Conflicts of MySQL Interest

Michael Vizard

Ever since Oracle acquired Sun Microsystems and took over stewardship of the open source MySQL database, many existing MySQL customers have been waiting for a shoe to drop in the form of a price increase for support.


Well, this week Oracle did just that for some customers by essentially raising the prices for basic support. That might trouble customers who rely on entry-level support, while giving others cause for pause.


In either case, the folks at SkySQL, a startup of former MySQL employees that aims to provide support, are hoping prices increases will push customers to look for another support option.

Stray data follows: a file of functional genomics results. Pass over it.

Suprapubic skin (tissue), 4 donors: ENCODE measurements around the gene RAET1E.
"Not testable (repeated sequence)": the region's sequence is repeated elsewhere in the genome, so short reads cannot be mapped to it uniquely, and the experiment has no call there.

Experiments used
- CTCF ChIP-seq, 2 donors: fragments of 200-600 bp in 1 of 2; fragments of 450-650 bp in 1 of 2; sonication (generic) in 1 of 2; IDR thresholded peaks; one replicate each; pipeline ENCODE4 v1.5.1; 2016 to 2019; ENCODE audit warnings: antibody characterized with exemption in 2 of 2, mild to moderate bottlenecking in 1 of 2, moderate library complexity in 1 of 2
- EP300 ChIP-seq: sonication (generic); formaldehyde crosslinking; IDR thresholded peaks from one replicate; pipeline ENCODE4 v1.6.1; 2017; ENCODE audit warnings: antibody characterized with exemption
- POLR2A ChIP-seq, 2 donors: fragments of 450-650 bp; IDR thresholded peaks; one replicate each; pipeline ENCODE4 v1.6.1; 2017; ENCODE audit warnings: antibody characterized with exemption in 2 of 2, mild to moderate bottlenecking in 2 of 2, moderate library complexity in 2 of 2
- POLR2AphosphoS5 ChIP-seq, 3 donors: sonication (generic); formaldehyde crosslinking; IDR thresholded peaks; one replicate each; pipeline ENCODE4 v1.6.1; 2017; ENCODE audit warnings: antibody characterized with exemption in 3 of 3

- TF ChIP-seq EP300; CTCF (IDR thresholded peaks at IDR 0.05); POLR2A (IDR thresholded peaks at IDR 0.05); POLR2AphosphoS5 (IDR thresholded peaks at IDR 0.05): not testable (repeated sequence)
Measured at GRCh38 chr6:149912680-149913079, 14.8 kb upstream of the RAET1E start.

According to the startup's CEO, Ulf Sandberg, SkySQL has a lot less corporate overhead to carry than Oracle and, given the history of most of its employees, a lot more dedicated MySQL expertise.


In addition, Sandberg says SkySQL is committed to helping create a vibrant MySQL ecosystem by working with third-party vendors that want to create products that Oracle might deem to be competitive with its offerings for MySQL or the company's core commercial database offerings.


When it comes to MySQL, Oracle may be in one of those positions that no matter what it does, it will always be seen to be acting in the best interest of the Oracle database. The degree to which that is true may almost be irrelevant because new and old competitors alike are going to try to exploit the perceived conflict of interest between MySQL and the Oracle database. And as we all know too well, perception eventually turns into reality.



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